Events are unambiguous and confirmable. When they occur, the future is different. External event identification and analysis is critical in planning.

    It is important that an event statement be unambiguous; otherwise, it is not helpful in the planning process because (a) it is unclear what may be meant by the statement (i.e., different people may understand the statement differently) and (b) we have no clear target that allows us to derive implications and action steps. For example, consider the following event statement: There will be significant changes in political, social, and economic systems in the U.S. Each person on your team may agree with this statement, but may also interpret it differently. It would be far more useful in analysis for a statement like: "In the next election, the political right gains control of Congress." Or "Minorities become the majority in 10 states." These statements are concrete, unambiguous, and signal significant change that could impact Hawkeye Community College.

    We conducted this exercise in small groups using the Nominal Group Process.  


    Task 1. The first task was to identify those potential external events in the social, technological, economic, environmental, and political sectors, local through global, that would change the future of Hawkeye Community College if they occurred.

    Task 2. When I called time, participants prioritized the events by using paste-on dots, voting for five of the most critical events that could affect Hawkeye Community College that have some probability of occurrence within the next decade. Their instructions:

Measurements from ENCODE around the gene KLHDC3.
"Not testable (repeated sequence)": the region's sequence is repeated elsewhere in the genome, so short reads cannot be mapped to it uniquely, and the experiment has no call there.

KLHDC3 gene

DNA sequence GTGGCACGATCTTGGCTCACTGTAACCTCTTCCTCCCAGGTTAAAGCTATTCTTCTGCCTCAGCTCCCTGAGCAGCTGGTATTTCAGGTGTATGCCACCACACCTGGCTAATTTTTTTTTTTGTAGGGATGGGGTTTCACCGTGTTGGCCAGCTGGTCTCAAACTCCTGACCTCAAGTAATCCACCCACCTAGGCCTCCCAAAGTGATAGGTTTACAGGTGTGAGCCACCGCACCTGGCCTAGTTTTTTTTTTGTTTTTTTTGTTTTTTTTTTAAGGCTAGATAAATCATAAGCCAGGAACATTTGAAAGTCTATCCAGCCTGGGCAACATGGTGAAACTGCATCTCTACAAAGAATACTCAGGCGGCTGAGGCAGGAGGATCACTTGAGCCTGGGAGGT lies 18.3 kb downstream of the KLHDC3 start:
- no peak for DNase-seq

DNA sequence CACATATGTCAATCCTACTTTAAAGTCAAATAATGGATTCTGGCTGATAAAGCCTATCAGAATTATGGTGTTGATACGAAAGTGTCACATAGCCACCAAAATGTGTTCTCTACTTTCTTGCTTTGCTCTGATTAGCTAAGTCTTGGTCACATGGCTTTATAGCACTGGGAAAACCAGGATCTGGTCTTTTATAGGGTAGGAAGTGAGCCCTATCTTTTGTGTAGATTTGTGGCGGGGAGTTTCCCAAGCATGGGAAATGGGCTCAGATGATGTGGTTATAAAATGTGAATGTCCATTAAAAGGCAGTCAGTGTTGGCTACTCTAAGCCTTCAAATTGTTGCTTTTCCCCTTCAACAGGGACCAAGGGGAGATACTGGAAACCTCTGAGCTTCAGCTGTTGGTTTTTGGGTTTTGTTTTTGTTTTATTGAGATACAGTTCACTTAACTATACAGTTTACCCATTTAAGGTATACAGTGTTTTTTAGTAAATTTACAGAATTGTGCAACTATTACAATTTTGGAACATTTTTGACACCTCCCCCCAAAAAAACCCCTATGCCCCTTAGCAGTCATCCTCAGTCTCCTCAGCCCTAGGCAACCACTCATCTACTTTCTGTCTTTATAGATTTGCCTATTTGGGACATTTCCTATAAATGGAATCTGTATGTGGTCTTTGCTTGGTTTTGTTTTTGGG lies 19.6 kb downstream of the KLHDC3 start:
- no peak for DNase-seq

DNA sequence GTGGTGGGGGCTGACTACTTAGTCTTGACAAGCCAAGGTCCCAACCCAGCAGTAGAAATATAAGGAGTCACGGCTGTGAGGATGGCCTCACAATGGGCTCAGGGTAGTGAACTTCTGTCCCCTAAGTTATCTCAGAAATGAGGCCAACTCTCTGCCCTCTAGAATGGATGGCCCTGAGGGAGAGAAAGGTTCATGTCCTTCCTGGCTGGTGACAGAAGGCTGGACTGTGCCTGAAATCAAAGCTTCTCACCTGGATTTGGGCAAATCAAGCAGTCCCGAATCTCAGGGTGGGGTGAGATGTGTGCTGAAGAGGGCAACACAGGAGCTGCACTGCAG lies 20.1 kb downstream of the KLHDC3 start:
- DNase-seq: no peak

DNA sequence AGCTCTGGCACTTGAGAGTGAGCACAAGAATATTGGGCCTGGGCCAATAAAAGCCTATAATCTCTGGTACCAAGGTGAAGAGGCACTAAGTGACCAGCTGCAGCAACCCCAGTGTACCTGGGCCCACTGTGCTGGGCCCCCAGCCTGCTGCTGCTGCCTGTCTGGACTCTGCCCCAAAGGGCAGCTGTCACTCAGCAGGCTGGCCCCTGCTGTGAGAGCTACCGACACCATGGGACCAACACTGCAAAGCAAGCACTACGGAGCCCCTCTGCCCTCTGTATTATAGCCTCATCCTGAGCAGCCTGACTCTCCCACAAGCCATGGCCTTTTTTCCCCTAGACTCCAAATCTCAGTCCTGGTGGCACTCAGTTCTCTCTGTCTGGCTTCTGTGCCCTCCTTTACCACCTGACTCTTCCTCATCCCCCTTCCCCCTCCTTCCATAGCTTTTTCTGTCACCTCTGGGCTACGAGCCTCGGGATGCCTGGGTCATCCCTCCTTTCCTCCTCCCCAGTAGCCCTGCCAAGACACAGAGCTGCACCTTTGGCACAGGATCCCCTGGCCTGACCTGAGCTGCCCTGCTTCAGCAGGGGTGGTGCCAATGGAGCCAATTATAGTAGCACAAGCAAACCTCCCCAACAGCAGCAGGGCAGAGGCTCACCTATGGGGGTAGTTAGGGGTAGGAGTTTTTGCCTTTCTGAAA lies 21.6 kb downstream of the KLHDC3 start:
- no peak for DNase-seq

• Do not be concerned about the event being high or low probability; be concerned only about the severity of the impact (positive or negative).
    • Do not put more than one dot on one event statement.
    • Put all dots by the beginning of the event statement (so that we can quickly see the frequency distribution of dots)

    Task 3. The next part of the exercise was to identify the signals that the top event (as indicated by the frequency distribution of votes) could occur.

    Task 4. Next, they derived the implications of that event for the College. In other words, they assumed that the event occured and speculated on what would happen to Hawkeye Community College as a result of its occurrence.

    Task 5. The final task was to develop recommendations as to what the College should consider doing now in anticipation of this event occurring. They were not concerned about the probability of occurrence of the event. An objective of this exercise was to see if the recommendations made sense to implement regardless of whether the event occurs. Outcome: the formulation of plans that we could not have conceived without going through the process, but make sense to begin implementing now.

    Reportbacks and Wrap-up

    The session is available on video in two parts: Part I consists of the introduction to the small group exercise and Part II consists of selected group report backs.